Tucker first. Again the focus was "always forward." I did lots of changes of direction and changes of gait, trying to keep him paying attention. His half passes are improving, and, after again, some initial crabbiness, he is taking the canter aid more and more quickly. I worked the counter canter a bit as well, but I really had to ride the gait as he wants to break and change leads. I'm hoping that by establishing his counter lead with good forward impulsion, I will be able to develop the flying change as well. With Tucker, everything is as much a mental challenge as well as a physical one. I guess time will tell.

I rode Chance next with the notion that if he felt at all "off" on his right hind, I would just concentrate on the walk and his giving to the bit.

Well, after one little stumble on the first trot stride, he felt just fine. He was energetic, nice and forward, and even behind.

Getting him down and round it still difficult as he is very strong to the rein, especially on the right. I suspect that whatever the hind end issue is, it has made him less "through" on that side so it's become his stiff side. My fingers get sore playing the bit to work him down, but every once in a while he really "gets it," and feels wonderful. I also discovered that the sitting trot is far better for getting him round as he wants to lift his back under my seat to carry my weight. Again he took both canter leads just fine, but the right one is a little lazier.

I actually ended up riding Chance by moonlight--hence the title of my post. The moon is almost full and was about halfway up in the night sky as I finished up. But there was also the sound of booming fireworks somewhere off to the south/west so I thought perhaps it was time to dismount.

Chance didn't mind. He was quite happy to go inside to get his carrot.

Saturday, July 04, 2009


Morning Lunge

I decided to lunge this morning. That way I could watch Chance go to see what happens with his right hind leg. And, I just didn't feel like tacking up to ride. It was hot, but dry and hot with an intermittent breeze. This should be perfect weather for the picnic I'm going to.

Anyhow, I worked Tucker first. He was a little lazy at the start, but it was easy to encourage some good energy. I am pleased to see that progress and also how sharp he is to the canter depart. If I ever want to develop some flying changes, I have to get him quick to the canter. There is see some steady improvement.

For some variety, I set up a single jump a bit over 2' high along the rail. Tuck is SO casual about jumping. He first just kind of trotted up to it and hefted himself over. He never got excited, and never really bothered to pick up the pace unless I really urged him on. As I've said before, he looks quite athletic over the fence, so I think he has some potential--but not with me. I'll do little jumps now and then, but my over fences career is over.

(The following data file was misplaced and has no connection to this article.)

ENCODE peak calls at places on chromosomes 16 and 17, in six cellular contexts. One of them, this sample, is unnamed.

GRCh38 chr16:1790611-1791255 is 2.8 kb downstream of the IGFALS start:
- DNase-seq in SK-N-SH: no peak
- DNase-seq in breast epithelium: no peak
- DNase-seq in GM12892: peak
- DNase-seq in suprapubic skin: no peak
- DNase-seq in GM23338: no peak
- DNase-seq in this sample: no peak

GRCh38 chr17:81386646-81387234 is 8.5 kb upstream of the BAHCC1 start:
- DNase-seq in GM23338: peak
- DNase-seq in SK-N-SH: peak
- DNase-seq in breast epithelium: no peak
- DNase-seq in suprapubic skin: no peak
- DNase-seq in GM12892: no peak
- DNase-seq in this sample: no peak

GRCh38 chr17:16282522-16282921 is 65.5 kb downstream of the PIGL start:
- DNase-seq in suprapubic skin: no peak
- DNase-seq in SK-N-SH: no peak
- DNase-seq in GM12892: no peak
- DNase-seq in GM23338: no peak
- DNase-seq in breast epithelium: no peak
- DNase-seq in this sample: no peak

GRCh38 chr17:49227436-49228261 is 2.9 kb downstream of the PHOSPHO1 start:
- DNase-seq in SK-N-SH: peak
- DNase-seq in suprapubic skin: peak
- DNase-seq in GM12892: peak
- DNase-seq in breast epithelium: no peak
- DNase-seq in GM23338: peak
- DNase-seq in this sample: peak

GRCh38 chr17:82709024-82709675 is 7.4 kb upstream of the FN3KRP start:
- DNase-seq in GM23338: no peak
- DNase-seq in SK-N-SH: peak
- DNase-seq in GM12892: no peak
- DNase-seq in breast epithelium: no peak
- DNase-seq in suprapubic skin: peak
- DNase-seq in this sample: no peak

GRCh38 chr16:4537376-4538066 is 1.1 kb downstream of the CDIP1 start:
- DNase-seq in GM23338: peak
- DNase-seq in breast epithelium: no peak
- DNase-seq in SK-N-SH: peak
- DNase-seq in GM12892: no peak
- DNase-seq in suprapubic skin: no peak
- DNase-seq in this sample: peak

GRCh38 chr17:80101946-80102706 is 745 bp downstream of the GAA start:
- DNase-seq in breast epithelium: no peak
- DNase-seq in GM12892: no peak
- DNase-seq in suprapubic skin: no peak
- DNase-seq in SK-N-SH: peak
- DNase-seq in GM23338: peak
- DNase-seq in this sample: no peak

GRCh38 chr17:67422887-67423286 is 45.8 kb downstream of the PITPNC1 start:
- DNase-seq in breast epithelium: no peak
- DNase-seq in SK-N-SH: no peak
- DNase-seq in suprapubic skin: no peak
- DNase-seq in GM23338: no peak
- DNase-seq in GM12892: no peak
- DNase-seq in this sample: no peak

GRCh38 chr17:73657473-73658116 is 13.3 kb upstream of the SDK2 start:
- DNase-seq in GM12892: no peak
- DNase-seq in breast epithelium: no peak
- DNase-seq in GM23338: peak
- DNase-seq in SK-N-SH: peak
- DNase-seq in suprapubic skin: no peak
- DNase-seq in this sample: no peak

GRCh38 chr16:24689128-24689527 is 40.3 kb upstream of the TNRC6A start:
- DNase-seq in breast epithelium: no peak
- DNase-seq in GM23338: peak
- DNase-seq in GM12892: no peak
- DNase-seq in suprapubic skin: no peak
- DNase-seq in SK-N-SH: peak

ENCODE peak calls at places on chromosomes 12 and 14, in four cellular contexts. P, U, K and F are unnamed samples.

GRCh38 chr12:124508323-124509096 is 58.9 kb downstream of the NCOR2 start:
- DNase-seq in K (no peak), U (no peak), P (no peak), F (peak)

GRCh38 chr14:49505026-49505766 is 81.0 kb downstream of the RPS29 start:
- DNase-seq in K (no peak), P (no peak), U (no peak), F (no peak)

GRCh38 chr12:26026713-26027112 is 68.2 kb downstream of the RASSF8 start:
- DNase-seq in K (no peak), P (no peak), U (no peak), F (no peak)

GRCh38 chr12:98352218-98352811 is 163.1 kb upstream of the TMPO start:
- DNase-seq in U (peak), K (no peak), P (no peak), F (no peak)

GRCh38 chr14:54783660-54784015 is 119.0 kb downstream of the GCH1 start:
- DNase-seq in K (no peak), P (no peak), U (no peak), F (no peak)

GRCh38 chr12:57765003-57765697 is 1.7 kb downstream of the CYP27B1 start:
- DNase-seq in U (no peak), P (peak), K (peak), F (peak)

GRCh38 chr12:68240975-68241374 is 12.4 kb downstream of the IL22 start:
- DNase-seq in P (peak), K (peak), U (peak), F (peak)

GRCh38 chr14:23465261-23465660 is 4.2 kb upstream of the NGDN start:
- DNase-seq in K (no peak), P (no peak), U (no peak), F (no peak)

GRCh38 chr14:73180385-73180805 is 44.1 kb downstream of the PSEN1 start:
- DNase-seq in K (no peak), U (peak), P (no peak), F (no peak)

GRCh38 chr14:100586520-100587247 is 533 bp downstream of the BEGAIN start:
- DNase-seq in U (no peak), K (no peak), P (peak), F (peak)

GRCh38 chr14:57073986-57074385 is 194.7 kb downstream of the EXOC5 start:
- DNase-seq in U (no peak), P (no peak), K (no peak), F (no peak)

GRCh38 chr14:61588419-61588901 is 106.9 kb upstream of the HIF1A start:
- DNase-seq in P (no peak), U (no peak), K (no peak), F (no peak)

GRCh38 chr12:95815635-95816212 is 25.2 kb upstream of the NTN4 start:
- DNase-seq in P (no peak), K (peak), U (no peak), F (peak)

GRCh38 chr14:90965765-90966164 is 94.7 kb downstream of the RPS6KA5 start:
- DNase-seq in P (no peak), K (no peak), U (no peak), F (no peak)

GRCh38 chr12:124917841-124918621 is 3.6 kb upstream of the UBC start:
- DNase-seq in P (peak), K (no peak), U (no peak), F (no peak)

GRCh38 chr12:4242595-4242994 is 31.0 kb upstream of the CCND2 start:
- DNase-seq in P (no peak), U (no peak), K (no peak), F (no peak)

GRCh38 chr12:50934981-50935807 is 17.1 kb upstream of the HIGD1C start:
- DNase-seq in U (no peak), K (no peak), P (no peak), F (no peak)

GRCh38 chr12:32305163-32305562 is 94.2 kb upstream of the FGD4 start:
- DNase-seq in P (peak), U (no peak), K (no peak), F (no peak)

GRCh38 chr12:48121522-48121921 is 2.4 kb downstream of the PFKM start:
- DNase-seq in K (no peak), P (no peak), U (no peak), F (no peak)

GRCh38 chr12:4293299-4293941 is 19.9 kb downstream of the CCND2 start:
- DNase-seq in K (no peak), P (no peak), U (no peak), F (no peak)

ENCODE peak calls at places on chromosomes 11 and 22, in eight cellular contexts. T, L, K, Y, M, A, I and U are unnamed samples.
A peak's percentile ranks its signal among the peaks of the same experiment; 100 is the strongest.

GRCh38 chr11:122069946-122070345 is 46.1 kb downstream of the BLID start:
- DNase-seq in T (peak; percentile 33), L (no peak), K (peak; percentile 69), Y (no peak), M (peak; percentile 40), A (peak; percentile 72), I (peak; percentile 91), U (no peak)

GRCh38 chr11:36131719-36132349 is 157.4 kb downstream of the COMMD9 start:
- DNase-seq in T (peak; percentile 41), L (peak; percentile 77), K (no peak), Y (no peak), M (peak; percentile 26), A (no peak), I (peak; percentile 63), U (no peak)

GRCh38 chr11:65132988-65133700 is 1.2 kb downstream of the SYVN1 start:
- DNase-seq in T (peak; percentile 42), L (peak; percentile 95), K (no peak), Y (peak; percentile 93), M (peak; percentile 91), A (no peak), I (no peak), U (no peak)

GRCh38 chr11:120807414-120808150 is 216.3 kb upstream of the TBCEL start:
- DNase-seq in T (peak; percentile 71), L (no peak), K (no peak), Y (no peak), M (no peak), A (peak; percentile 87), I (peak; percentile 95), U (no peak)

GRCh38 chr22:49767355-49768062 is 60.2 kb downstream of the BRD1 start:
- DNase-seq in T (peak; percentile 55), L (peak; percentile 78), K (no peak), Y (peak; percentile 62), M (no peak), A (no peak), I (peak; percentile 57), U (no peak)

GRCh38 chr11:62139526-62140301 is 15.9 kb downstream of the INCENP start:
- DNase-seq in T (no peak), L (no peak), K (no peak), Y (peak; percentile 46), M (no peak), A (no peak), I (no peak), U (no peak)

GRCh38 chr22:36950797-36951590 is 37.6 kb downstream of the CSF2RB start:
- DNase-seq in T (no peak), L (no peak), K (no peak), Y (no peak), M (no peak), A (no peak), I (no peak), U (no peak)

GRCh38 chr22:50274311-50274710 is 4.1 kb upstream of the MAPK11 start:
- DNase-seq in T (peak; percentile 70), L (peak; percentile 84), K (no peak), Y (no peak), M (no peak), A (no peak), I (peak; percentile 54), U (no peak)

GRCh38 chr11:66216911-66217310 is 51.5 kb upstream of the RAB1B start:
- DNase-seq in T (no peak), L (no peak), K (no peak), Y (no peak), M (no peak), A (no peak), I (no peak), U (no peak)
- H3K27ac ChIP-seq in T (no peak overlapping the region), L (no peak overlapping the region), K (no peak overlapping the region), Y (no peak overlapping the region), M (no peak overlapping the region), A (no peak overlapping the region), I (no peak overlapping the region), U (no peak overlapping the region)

I brought Chance out, fully expecting him to be short on the right hind. Not so. At least not very. Only because I was looking for something did I notice just a little "hitch" in that leg. But, I moved him up into the canter, and then, when he transitioned back down, it looked even sounder. The other good sign was that he easily and willingly took the right lead canter with only one false start in the middle of the flat session.

I lowered the jump to just a bit over a foot, and sent Chance at it. If Tucker is casual, Chance is downright alseep. He does jump, but makes even less an issue of the whole affair. (Toby always bounds over with my Boys run the full gamut of styles.) I urged him into the canter just to get some good impulsion, and he still kept a totally calm demeanor. No nonsense, even when he tripped two strides out, nearly went down on his knees and then picked himself up and went over the jump anyhow. What a trooper!!

I'll get a good swim in today along with some delicious picnic food.

Lovely day to celebrate our national independence and just enjoy all life has to offer.

Friday, July 03, 2009

Evening Ride

Half and Half

Never presume the horse's brain works with any kind of human logic at all. I took Tucker into the arena to ride and saw the water tub had some water in it. (This is the "in the arena" water tub for when I have to lock the horses away from the barn. ) Because it had mosquito breeding potential, I tipped the water out and then stood the tub up against the fence on its long side. Tucker was with me the whole time as I had him tacked up and was getting ready to mount up.

Well, it wasn't quite Moby Tub, but it was a decided object of doom. For nearly the entire ride, Tucker was trying to spook at that tub. If I headed across the diagonal toward it, he tried to veer away. If I passed it on the long side he tried to do a curvy line away from it or, he tried to stop in an attempt to spook backwards. While it was relatively easy to fix, I have to admit his behavior was baffling. Then again, he is a horse and, as I said, logic is not his strong suit.